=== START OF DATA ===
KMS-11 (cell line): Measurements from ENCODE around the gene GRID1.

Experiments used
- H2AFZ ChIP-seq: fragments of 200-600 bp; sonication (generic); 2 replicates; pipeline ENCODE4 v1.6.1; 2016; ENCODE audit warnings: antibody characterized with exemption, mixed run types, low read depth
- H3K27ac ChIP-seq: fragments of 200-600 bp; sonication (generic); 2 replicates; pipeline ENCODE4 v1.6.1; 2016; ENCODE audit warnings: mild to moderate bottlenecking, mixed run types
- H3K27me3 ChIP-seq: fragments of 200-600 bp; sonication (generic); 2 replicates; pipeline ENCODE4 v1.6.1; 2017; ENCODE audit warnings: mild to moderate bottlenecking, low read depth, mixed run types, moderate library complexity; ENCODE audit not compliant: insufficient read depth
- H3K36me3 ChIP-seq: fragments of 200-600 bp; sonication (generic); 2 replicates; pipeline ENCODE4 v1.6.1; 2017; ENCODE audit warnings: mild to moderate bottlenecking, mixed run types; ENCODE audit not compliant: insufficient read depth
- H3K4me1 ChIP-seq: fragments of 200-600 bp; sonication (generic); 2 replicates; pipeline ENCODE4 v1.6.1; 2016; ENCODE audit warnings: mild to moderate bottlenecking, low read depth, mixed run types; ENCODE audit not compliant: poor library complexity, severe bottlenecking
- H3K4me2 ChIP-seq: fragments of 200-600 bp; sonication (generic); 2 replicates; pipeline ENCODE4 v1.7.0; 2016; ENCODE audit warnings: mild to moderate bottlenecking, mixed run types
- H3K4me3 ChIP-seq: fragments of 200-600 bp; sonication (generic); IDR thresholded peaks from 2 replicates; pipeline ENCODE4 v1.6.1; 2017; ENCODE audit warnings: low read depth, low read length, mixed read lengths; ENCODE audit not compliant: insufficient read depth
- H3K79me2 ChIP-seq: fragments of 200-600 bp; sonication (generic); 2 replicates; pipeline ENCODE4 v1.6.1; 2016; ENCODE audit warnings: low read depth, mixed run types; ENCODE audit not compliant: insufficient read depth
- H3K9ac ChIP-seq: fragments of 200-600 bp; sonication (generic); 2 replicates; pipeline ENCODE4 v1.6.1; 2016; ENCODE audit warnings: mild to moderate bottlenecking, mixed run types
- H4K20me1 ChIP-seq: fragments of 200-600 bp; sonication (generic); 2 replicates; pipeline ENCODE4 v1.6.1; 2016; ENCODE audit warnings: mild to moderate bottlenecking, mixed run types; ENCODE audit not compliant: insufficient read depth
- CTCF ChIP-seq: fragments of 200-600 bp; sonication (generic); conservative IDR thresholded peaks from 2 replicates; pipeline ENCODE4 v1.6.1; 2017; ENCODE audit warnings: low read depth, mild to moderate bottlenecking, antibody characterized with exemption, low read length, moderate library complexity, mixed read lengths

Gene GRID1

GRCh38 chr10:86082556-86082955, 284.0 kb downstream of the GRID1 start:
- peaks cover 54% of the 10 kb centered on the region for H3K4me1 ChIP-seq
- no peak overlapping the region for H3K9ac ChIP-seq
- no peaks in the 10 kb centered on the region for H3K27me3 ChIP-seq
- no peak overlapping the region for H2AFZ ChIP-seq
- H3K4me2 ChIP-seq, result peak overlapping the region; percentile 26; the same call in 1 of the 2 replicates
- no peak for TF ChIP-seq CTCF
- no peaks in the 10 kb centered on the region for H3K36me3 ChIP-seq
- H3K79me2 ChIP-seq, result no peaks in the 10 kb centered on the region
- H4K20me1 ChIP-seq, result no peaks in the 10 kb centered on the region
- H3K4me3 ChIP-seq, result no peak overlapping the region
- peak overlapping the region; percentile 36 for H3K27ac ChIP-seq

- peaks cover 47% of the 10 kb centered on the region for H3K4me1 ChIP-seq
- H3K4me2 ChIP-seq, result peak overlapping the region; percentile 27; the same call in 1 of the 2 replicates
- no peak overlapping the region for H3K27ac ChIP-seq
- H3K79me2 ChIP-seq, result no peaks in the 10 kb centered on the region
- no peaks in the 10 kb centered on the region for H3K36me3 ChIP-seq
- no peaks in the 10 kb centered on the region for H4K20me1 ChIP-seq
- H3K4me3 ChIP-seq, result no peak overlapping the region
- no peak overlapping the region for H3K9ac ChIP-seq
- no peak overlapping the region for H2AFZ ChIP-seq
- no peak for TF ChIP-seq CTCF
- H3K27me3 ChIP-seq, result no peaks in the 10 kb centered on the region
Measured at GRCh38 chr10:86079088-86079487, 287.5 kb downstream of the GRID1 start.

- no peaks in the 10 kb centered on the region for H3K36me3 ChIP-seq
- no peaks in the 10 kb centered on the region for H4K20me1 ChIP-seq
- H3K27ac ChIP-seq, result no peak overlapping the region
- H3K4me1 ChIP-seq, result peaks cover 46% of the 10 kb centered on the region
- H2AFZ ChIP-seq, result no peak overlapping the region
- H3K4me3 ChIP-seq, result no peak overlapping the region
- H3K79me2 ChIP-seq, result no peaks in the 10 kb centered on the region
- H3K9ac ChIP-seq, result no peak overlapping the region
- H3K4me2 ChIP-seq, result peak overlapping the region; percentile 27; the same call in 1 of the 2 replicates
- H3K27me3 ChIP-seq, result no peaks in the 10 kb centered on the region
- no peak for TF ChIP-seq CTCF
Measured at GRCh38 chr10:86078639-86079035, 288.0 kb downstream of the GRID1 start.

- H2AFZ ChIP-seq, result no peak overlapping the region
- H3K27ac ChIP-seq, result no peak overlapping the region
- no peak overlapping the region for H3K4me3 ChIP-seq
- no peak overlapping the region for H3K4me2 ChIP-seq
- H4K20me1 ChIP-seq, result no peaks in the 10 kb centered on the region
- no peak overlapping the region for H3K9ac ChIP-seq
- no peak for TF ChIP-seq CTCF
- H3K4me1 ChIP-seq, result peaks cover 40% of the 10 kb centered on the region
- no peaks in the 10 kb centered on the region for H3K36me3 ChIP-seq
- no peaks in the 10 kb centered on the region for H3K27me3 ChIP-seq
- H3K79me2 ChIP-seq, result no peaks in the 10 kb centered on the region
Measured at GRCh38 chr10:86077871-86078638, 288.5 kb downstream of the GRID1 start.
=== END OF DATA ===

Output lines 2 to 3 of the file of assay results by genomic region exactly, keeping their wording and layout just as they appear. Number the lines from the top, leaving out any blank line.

Experiments used
- H2AFZ ChIP-seq: fragments of 200-600 bp; sonication (generic); 2 replicates; pipeline ENCODE4 v1.6.1; 2016; ENCODE audit warnings: antibody characterized with exemption, mixed run types, low read depth